Making A Difference in Our County
University of Georgia Cooperative Extension is working hard for its constituents. The following are examples of Extension’s impact in the county over the past year.
4-H Youth Development
Georgia House Bill 713 mandates a minimum course of study in career education in kindergarten through 12th grade. According to the National 4-H Council’s 4-H Career Readiness Framework, research has shown that, to be successful in college and prepared for the workforce, young people need to explore topic areas, develop skills necessary for success, immerse themselves in the field of work and experience these skills at work. To support teachers in fulfilling these requirements, Lamar County 4-H provided grade-specific experiences for youth to make them aware of college and post-secondary career opportunities.
Lamar County 4-H partnered with Lamar County Elementary School to teach lessons focused on college and career readiness to approximately 153 fifth grade students during six monthly in-school 4-H educational sessions. The lessons focused on career exploration in finance, marketing, health science and engineering. Each of the interactive lessons helped to enhance basic academic skills while raising awareness about work skills and career options.
An evaluation of the college and career readiness program found that through 4-H, 93% of the students know that graduating from high school is important, 83% of the students know where to find information to help them make career decisions and 85% of the students know that a bachelor’s degree takes about four years to earn. An overwhelming 88% of the students learned that a plan is essential in reaching career goals.
Agriculture and Natural Resources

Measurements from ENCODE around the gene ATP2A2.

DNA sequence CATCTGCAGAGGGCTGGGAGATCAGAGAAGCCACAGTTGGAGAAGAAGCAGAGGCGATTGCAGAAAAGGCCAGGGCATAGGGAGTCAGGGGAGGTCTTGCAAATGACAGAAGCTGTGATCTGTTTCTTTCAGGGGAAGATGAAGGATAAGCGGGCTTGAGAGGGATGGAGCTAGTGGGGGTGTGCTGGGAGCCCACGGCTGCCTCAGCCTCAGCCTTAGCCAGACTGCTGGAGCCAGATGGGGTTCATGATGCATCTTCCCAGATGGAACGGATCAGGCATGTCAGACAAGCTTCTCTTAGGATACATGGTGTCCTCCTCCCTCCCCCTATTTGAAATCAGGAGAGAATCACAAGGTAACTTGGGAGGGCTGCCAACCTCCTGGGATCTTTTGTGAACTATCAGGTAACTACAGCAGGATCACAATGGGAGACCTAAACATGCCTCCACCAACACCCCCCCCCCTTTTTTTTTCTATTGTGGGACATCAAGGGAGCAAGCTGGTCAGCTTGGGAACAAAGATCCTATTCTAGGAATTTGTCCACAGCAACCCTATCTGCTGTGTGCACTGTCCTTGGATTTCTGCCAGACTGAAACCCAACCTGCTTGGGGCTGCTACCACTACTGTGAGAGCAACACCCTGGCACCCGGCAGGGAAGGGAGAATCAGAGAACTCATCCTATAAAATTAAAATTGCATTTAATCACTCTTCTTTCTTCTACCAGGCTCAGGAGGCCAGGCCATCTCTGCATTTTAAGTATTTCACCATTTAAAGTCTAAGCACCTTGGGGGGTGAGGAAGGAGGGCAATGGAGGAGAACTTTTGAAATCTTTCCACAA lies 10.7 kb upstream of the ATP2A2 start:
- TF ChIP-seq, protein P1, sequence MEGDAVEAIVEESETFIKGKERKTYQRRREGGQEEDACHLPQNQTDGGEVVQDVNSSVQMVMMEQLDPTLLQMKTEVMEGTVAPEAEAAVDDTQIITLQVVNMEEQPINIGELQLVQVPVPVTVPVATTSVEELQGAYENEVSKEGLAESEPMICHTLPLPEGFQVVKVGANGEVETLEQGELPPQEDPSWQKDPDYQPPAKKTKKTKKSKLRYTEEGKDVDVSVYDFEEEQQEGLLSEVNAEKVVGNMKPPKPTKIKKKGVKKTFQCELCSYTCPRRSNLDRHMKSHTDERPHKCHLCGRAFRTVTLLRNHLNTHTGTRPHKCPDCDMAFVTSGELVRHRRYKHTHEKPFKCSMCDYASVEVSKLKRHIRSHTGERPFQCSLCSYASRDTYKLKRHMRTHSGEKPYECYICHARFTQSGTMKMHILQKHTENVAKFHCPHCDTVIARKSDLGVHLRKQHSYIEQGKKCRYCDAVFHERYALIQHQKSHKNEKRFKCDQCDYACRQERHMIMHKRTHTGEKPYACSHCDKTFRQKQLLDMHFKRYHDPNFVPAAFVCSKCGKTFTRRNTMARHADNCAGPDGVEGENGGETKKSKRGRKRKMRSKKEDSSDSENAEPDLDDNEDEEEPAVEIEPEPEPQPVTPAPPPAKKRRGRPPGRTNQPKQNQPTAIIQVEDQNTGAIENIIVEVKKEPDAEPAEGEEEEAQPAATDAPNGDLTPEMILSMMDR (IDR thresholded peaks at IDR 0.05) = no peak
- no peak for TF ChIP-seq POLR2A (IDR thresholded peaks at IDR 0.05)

The Lamar County Cooperative Extension office hosted several producer-oriented workshops for the surrounding counties. These workshops allowed the participants to earn credit hours for their private and commercial pesticide licenses and to gain the knowledge needed to identify problems and implement solutions on their farms.
The most successful program of the year was the two-day Baleage Short Course hosted in March. Lamar County Extension co-hosted the event with Monroe County Extension. A number of University of Georgia Cooperative Extension agricultural specialists, equipment dealers and agricultural sponsors played an integral role in the success of the event. The Baleage Short Course was one of only two offered in the state and allowed Lamar County agriculture to shine.
County participation in the Southeastern Hay Contest was a success. More than 55 samples were entered from Lamar and Upson counties, earning them recognition for submitting the most samples in the region. Additionally, two local producers entering hay samples placed first in their respective categories. The severe drought of 2019 in Lamar County caused many producers to experience extreme loss of their fields, pastures and crops. This also forced earlier-than-normal feeding of winter hay reserves, which in turn decreased availability for others not producing their own hay. The 2019 drought took its toll on the area, but there is a hopeful outlook for more moderate conditions in 2020.
In addition to programs for producers, the Extension office hosted a seven-class lunch-and-learn series covering a variety of topics ranging from exotic cooking to home gardening. A presentation focusing on the Great Georgia Pollinator Census initiative was included in the programming.